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Improved farming for better nutrition

by Martin Rowland. Kagando Rural Development Centre is situated in the foothills of the Ruwenzori Mountains in Western Uganda.  It started as a small hospital in 1965 and has continued to grow and develop since then.

1991 Available in English, French and Spanish

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From: Home gardens – Footsteps 7

Small-scale farming for better family nutrition

by Martin Rowland.

Kagando Rural Development Centre is situated in the foothills of the Ruwenzori Mountains in Western Uganda.  It started as a small hospital in 1965 and has continued to grow and develop since then.

A community health project was established and it was observed that the nutrition of the local people was sometimes poor.  This led to the beginning of an agricultural extension programme, eight years ago, with the aim of helping people grow a better variety of food crops and improve other aspects of their agricultural activities. Equal emphasis is placed on three subjects:

  • Care of the environment 
  • Cash crops 
  • Food crops

We include providing firewood in ‘Care of the environment’, and encourage farmers to plant trees to provide firewood for the future.

These three subjects are often closely related: for example, a crop of beans obviously provides food for the family but, if they are grown well with a good yield, the surplus can be sold as a cash crop.  In the same way, when using a mulch to conserve water and increase the yield of tomatoes, soil erosion is also reduced, thus protecting the environment. So, instead of encouraging just one aspect of agriculture such as food crops, we try to encourage farmers to be aware of all three aspects and to see the links between them.

Members of the agricultural extension team travel from Kagando to visit nearly forty groups of farmers in the surrounding area.  Because Kagando is situated in the foothills of a large mountain range, the land is hilly and sometimes quite steep.  Soil erosion is a common problem.  The growing population increases the pressure on land.  Land is often used repeatedly without resting, resulting in reduced soil fertility and increased soil erosion.  The demand for firewood results in many trees being cut down, again increasing the possibility of soil erosion.

The rains are usually good and reliable and there are two growing seasons each year.  In general, the soil is fairly fertile and a wide range of crops can be grown.  The staple food crops are matoke (bananas), cassava and beans.  Traditional cash crops of coffee and cotton are common. Oil-seed crops such as sesame and sunflower are increasing in popularity.  Kagando is able to process the sunflower seed into cooking oil.  About 40 tonnes were processed last year.

As people have learnt from the community health programme about the importance of a balanced diet, many have been keen to learn how to grow crops such as soya, tomatoes, vegetables and various different fruits that can improve the diet.  These crops can be grown close to the house and need only small areas of land in order to produce a reasonable amount of food.  Indeed, some crops need virtually no land - passion fruit can be grown up existing trees which provide a good framework and enable heavy cropping to be achieved.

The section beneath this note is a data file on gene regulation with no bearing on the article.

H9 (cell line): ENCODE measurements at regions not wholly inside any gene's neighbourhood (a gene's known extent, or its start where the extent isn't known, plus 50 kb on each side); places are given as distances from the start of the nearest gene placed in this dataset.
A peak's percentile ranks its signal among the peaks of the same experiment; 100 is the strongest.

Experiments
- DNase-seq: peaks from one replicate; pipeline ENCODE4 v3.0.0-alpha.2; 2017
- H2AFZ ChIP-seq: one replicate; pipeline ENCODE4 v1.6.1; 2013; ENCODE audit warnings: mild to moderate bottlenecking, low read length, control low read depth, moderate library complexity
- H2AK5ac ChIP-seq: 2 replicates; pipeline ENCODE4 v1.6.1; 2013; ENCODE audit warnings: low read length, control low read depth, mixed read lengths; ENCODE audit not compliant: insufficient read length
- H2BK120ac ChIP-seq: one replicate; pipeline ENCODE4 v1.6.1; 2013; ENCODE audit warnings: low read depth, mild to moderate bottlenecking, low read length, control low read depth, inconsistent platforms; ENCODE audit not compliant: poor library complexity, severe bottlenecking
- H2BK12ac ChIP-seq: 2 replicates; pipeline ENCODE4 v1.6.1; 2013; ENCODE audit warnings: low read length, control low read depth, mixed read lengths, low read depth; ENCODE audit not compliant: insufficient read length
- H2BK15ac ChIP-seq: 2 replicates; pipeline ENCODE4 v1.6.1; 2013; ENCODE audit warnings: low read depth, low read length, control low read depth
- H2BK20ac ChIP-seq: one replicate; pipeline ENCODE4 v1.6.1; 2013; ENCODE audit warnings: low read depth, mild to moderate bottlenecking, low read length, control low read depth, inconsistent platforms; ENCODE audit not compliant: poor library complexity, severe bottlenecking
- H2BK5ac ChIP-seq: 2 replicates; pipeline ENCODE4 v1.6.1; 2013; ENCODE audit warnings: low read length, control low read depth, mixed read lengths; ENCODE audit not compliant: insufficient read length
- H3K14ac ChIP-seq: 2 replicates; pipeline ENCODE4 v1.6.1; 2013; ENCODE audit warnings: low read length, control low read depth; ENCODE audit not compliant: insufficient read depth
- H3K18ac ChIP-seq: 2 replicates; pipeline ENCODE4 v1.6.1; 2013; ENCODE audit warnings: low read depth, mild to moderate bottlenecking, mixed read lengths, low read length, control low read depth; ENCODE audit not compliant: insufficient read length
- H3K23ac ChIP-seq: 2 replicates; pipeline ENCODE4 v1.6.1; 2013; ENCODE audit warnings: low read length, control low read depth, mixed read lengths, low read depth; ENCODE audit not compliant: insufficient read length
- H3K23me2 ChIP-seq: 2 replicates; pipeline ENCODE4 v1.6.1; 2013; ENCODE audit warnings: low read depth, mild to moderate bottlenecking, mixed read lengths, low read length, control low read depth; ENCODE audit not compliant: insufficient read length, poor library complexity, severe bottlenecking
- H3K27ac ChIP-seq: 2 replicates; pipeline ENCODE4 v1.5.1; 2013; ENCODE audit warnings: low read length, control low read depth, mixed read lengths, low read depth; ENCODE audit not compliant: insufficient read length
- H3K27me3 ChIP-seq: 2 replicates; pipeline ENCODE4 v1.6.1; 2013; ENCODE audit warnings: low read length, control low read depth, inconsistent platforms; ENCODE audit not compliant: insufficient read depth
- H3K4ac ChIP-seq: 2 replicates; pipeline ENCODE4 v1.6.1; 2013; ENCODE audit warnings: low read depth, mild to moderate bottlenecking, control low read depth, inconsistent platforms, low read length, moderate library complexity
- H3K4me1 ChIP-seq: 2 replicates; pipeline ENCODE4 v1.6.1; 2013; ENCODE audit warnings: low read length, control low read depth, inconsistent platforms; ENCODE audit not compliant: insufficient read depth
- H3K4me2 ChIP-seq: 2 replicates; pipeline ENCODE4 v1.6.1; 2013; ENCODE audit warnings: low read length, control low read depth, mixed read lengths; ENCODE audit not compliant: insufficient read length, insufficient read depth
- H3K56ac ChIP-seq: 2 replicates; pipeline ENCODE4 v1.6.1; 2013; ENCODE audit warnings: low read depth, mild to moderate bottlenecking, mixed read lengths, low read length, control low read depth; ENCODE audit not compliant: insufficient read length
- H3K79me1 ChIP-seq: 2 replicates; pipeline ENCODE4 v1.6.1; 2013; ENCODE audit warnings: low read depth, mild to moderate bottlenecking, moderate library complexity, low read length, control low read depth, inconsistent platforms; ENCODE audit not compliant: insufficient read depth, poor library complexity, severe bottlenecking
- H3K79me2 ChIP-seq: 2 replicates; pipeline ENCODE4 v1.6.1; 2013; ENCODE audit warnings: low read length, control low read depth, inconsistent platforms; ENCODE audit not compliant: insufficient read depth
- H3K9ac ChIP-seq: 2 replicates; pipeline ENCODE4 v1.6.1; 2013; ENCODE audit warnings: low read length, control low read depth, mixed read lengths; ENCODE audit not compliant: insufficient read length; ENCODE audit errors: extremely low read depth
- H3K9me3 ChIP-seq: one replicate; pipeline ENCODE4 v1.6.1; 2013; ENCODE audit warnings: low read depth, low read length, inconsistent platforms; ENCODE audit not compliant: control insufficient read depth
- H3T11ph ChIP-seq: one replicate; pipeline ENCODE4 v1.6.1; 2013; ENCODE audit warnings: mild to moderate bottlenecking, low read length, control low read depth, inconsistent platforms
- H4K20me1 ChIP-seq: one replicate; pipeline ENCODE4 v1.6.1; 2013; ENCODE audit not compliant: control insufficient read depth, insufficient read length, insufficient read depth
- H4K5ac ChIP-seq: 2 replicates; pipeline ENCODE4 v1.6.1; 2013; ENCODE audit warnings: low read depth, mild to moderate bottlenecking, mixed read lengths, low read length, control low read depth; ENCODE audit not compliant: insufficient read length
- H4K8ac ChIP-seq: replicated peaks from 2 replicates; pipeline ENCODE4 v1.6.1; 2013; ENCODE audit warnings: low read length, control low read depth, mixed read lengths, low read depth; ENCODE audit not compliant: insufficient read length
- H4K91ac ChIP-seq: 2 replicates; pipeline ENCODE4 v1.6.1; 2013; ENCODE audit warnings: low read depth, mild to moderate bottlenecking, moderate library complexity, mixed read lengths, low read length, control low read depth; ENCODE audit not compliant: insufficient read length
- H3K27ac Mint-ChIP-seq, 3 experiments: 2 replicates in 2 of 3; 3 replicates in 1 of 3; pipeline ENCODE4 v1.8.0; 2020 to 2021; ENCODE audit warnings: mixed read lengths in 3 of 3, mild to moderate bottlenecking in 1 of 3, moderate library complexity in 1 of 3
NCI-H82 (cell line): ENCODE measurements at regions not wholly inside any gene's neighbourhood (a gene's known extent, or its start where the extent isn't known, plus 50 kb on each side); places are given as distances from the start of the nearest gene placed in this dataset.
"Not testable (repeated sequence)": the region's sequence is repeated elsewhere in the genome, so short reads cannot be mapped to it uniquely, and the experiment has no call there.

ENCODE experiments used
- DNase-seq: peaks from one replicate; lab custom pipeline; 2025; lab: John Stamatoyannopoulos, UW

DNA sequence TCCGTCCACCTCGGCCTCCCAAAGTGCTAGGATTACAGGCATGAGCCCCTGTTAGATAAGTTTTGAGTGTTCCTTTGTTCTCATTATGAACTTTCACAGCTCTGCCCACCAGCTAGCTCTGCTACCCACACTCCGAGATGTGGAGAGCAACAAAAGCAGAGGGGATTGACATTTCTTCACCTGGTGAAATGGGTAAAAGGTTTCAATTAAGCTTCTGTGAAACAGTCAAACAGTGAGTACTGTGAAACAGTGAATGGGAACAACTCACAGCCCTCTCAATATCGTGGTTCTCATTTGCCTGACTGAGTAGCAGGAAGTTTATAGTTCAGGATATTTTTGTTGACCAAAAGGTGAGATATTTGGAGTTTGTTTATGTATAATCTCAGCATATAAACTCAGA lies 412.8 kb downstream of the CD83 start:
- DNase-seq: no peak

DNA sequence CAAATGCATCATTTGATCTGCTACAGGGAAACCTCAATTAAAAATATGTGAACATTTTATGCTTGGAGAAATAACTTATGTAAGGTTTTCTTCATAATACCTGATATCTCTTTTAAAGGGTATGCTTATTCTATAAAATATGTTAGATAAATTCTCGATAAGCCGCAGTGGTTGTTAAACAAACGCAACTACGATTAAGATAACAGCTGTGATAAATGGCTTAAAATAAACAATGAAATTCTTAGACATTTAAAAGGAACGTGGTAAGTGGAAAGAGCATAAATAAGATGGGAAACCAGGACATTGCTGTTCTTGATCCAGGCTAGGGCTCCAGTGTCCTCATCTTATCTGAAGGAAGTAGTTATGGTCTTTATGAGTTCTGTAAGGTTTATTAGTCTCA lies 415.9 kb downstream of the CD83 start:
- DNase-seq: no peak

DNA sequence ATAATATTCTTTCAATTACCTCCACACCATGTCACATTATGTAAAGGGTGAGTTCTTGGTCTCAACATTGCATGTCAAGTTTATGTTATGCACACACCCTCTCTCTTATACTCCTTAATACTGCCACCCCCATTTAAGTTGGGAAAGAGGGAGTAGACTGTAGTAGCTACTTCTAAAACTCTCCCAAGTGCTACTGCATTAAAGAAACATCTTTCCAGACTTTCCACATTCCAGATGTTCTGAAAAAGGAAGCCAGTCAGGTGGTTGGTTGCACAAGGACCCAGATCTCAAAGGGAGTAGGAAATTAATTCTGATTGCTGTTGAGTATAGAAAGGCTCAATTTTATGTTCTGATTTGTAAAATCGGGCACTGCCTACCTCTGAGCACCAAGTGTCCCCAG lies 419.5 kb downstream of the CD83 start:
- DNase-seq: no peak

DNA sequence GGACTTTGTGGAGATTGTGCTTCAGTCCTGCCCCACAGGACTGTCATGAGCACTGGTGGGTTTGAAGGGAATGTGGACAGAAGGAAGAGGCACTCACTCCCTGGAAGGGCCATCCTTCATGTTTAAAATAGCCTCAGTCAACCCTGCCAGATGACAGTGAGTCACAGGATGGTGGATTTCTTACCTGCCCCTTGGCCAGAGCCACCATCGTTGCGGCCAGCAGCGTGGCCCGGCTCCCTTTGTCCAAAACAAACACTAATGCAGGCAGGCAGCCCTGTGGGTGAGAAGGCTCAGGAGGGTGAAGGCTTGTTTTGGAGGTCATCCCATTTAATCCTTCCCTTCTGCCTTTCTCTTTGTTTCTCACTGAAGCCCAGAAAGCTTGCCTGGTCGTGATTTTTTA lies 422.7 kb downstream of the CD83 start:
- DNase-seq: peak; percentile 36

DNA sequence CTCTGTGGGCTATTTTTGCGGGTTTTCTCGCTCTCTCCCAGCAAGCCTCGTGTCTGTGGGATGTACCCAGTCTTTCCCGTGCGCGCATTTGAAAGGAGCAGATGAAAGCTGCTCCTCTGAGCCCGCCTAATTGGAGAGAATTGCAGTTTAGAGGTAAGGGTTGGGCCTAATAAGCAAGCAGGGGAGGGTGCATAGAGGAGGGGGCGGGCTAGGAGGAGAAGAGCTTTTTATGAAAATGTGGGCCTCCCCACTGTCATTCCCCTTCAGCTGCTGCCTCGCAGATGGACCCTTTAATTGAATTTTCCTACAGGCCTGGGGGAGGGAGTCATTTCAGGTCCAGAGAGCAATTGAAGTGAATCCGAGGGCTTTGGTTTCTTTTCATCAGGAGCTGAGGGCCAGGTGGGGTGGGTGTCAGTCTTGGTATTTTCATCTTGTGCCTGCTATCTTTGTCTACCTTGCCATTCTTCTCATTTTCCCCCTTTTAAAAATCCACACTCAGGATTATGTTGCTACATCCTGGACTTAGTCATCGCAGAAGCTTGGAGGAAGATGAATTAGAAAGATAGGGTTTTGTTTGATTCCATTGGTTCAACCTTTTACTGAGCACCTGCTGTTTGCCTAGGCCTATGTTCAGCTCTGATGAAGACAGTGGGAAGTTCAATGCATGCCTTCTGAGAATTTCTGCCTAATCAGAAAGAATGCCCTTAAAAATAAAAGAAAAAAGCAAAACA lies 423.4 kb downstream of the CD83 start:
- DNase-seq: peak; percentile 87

The community health workers and agricultural extension workers at Kagando teach people the importance of good nutrition. They show them how they can provide suitable foodstuffs from the small amount of land they have available, to provide a satisfying and balanced diet.

Yowasi Kamalha is the extension worker responsible for visiting the forty groups of farmers. He travels daily to different groups, visiting each group every five or six weeks.  Members of the groups express appreciation for the help they are receiving and the knowledge they are gaining both about agriculture and about the Bible, as a result of the Bible studies that are held at each visit.

Yofesi Rwabulyanga is a farmer and member of one of the groups in the agricultural extension programme.  He lives in the hills about ten kilometres from Kagando.  He talked with Yowasi about his involvement in the programme:

‘During 1986 some visitors from Kagando came to visit me at my home in Kantale.  They told me that the aim of the Kagando Agricultural Extension Programme was to give information on how to improve crop production and other agricultural topics.  After this visit, I started growing tomatoes on a small scale.  Before I grew my own, I had to buy from the market - now I even manage to sell the surplus ones.  I managed to buy a good kettle and clothes for myself and my family, as well as having a healthier diet.

My home is on the hillside and I have about half a hectare of coffee next to my house.  It was not yielding well and I asked the people from Kagando for advice.

They suggested that the soil was thin due to soil erosion and that I should dig contour ridges.  They also advised that trees such as Leucaena and Sesbania sesbans should be planted on the ridge to make it stronger.  I did these things and there has been a big change.  The coffee is now healthier and more productive.

The agriculture team from Kagando have continued visiting our group since 1986 and given further advice and teaching about a variety of subjects.  They taught us about keeping bees and I now have four local log hives and one improved box hive.  My family have benefited by getting honey for home consumption and the surplus honey is sold to earn money for other home uses. 

I am grateful for the work being done by the agriculture team from Kagando and I hope to continue improving my agricultural practices.’

Martin Rowland works with Tear Fund in Kagando, Uganda.

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